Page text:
Bridging the Generational Gap- Tips on Navigating Age Diversity in the Workplace

By Brandi Nicholson-Burley, Career Facilitator

So far in this “Bridging the Generational Gap,” series, we’ve discussed the changing age makeup in the workplace, and we’ve had a panel discussion about different experiences in a multigenerational workplace. Today, we’ll share 5 key tips on how to navigate age diversity in the workplace.

  1. Understand and embrace different communication styles.

First and foremost, if your employer has a specific and set communication style (i.e all routine project updates via a formal email), adhere to that style. If your employer does not have a set communication style, realize that your coworkers will have different ways they prefer to communicate. This can include styles (Are they analytical?) and channels (Do they prefer emailing instead of face to face?). If you are unsure about your coworkers preferred communication methods- ask! Having a clear understanding of how to communicate with your coworkers, especially in a multigenerational workplace, will mitigate tension and make the day go smoother.

  • Keep an open mind.

Think about what skills varying age groups may possess. Older workers can give further insight on the ins and outs of building a career. Younger workers can encourage change and new opportunities. Realize that diversity (in age and otherwise) sparks innovation, which benefits the overall company. Understand that there are multiple ways to achieve a singular goal.

  • Have empathy.

Having empathy can create a more connected work environment, especially if it is a diverse one. You can develop empathy by asking questions, exploring different environments, and “Taking a walk,” in others’ shoes. Realize that you’re all working towards similar goals within the organization. Take solace in the fact that your coworkers most likely have similar motivations (for example, achieving results, recognition, etc.)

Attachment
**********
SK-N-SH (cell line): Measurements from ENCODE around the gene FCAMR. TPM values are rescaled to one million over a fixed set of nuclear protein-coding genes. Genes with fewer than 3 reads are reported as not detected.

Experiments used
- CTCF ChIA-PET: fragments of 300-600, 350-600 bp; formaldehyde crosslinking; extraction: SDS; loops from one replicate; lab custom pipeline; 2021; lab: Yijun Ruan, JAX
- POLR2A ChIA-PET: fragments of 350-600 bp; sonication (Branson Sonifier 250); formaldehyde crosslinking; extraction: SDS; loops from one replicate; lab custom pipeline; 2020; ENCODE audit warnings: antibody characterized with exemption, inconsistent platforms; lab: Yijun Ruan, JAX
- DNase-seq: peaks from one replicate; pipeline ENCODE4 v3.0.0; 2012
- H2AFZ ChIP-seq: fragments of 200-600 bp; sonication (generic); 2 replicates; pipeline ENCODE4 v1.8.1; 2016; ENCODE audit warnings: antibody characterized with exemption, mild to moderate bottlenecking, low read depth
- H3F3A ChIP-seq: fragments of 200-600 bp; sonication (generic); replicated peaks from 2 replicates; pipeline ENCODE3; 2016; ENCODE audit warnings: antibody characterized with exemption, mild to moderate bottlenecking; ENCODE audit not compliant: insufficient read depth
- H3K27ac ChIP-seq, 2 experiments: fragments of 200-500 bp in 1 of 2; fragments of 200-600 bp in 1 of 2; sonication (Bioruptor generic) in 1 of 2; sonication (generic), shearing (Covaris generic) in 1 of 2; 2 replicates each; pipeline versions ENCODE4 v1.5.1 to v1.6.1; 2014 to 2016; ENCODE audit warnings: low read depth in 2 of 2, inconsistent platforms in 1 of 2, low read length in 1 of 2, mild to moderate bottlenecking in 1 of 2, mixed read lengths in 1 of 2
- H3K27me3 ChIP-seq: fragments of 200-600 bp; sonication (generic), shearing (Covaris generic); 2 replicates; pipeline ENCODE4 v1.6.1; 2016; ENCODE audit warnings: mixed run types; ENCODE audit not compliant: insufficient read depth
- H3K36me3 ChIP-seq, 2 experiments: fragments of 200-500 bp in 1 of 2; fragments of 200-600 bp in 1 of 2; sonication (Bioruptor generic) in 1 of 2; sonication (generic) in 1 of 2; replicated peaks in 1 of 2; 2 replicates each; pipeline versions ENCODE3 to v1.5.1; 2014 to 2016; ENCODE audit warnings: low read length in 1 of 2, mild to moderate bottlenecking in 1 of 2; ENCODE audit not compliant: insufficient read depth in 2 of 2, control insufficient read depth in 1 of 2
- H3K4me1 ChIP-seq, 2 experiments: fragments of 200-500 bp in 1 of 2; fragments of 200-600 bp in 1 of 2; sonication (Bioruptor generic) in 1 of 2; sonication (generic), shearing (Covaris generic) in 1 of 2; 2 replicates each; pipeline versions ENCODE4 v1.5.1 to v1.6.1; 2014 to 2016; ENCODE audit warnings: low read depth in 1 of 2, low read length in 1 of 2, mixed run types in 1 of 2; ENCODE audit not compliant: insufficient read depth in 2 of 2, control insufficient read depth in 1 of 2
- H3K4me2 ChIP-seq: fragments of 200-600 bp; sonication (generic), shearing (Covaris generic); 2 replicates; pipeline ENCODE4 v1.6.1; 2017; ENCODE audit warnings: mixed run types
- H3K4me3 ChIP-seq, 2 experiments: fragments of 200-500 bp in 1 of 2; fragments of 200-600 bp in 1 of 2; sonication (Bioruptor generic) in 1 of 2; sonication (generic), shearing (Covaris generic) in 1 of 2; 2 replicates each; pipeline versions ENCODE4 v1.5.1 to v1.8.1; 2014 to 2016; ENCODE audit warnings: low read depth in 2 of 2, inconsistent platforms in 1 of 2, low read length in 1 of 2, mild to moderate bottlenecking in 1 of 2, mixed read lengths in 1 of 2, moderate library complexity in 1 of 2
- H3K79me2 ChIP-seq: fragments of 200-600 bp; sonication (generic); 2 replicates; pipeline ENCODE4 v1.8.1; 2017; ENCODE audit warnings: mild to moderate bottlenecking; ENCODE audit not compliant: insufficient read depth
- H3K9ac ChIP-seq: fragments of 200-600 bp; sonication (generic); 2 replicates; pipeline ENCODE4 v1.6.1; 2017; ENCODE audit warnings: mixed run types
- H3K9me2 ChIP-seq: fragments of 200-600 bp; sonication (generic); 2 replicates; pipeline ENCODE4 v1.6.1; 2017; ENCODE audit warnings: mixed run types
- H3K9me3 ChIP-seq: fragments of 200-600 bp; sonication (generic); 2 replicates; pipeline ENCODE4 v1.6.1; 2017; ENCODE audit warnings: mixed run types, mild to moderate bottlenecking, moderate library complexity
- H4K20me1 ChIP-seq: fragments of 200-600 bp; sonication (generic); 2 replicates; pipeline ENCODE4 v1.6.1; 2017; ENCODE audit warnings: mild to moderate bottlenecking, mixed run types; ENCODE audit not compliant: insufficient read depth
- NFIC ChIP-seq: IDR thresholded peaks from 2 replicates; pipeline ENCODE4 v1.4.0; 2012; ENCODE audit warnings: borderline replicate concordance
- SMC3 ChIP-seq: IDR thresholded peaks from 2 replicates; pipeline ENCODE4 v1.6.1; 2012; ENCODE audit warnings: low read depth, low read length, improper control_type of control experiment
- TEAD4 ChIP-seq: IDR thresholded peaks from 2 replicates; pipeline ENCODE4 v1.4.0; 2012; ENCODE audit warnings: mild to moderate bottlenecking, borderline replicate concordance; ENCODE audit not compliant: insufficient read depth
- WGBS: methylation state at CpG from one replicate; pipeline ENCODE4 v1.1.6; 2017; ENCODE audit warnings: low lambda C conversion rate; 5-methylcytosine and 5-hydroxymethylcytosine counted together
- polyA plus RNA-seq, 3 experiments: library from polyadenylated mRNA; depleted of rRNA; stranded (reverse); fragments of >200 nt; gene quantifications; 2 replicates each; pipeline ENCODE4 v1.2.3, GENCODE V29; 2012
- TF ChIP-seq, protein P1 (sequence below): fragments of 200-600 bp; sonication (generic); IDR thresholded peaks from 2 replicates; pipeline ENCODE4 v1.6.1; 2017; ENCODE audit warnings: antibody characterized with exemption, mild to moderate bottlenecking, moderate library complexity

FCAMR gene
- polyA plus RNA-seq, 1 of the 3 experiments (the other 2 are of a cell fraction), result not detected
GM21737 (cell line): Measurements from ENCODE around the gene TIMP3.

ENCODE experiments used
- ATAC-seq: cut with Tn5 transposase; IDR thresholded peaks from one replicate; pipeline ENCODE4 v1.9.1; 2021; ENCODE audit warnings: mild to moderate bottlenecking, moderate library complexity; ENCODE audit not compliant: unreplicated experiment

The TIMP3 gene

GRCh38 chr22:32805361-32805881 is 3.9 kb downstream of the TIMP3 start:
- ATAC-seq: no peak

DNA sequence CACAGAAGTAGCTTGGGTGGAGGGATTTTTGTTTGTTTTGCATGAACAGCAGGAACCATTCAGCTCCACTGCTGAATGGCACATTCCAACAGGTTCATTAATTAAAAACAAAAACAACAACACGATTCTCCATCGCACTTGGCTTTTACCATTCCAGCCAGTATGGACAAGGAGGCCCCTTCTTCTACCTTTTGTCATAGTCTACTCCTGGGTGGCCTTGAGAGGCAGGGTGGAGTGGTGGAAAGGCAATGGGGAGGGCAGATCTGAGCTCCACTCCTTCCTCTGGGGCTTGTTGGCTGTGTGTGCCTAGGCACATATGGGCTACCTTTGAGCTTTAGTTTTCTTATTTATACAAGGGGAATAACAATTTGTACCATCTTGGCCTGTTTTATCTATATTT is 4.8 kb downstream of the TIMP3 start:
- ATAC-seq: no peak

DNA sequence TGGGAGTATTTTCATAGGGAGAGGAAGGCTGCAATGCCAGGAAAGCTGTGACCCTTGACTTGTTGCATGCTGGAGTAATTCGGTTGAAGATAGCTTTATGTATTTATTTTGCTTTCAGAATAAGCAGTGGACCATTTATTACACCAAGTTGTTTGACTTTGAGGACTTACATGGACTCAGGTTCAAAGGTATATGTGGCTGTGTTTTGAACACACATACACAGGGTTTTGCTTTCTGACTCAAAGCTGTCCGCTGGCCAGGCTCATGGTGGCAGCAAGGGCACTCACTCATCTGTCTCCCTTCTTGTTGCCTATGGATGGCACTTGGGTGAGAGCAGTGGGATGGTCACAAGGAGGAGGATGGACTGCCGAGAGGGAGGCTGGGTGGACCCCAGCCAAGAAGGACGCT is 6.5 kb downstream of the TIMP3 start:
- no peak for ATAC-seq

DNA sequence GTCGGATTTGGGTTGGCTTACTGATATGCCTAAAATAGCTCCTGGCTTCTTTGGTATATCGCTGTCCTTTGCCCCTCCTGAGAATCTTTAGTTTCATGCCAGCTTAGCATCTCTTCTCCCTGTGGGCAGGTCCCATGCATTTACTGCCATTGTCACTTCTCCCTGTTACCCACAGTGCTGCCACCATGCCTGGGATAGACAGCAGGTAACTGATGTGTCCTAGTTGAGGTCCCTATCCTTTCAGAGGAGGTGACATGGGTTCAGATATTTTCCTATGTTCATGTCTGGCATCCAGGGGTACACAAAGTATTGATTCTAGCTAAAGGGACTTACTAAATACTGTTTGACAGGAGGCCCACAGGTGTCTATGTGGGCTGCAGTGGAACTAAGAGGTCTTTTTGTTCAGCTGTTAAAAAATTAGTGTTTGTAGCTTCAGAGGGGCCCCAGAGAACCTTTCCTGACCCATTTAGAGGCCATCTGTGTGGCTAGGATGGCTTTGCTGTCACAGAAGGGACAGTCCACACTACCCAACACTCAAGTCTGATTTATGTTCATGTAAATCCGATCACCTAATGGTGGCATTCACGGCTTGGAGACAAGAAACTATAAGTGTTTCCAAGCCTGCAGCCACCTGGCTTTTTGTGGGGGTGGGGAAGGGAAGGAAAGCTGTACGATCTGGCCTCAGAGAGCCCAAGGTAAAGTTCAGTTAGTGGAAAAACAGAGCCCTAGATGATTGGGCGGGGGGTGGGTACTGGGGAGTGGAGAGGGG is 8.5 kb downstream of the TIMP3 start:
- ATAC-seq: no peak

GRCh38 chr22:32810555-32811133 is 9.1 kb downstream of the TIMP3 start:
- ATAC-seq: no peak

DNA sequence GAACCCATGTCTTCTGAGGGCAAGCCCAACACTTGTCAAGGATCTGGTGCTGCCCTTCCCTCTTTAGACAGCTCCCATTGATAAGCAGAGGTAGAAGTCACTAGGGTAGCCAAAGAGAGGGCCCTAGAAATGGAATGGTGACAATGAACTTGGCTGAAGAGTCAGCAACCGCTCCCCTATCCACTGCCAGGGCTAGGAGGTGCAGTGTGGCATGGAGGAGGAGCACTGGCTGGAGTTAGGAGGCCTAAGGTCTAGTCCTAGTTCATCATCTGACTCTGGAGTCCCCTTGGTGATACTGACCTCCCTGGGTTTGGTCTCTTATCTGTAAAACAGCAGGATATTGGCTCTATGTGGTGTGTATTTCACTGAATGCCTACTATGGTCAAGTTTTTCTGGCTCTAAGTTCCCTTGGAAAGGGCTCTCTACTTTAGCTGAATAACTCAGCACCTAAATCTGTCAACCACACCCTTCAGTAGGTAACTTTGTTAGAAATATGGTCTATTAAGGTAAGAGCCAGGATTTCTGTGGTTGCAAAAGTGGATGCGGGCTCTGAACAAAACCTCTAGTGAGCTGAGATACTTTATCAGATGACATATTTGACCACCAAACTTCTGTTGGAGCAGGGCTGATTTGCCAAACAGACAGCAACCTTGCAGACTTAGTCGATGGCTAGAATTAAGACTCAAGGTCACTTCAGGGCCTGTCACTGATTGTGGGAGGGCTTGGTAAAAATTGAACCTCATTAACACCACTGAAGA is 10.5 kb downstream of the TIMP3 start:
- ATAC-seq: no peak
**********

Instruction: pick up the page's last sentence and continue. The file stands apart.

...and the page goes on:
In an article from US News & World Report, Terrence Cahill, Associate Professor of Interprofessional Health Sciences and Health Administration describes a multigenerational office as a family gathering. He states, “If we adopt some of those familial practices within organizations, we’d have increased sensitivity to each other, we’d have increased knowledge and appreciation for each other and we’d begin to work together in ways that we perhaps haven’t been as successful with.”

  • Check your bias.

Even though different generational groups have key defining characteristics, remember that you are working with individuals. If you find yourself thinking, “Millennials don’t know how to send business emails,” or, “Boomers are out of touch,” realize that those thoughts are stereotypes. Thoughts can lead to actions (consciously or subconsciously) and can cause real harm in the workplace. Practice tips 2 & 3 when you find yourself stereotyping your coworkers of different ages. Even better- get to know your coworkers on an individual level! (Business Insider).

  • Make an effort.

As Solange Knowles said, “Do nothing without intention.” What good are the above tips if you don’t put them into practice? Think of the contributions you can provide in order to make navigating your age diverse workplace easier. Can you be a mentor? Can you host organization events? How about creating an, “Open Door,” policy? Or, how about having lunch (virtual or socially distanced) with a coworker you haven’t spent time with before? Taking those small steps can lead to a big reward!

If you need further and individualized help with this topic, and other workforce development topics, don’t hesitate to contact us. You can also find us on our social media channels (Facebook, Instagram, and Twitter ).  Don’t forget to like, comment, and subscribe on our social media in order to keep up to date on what’s happening within Goodwill Columbus Workforce Development. Until next time . . .

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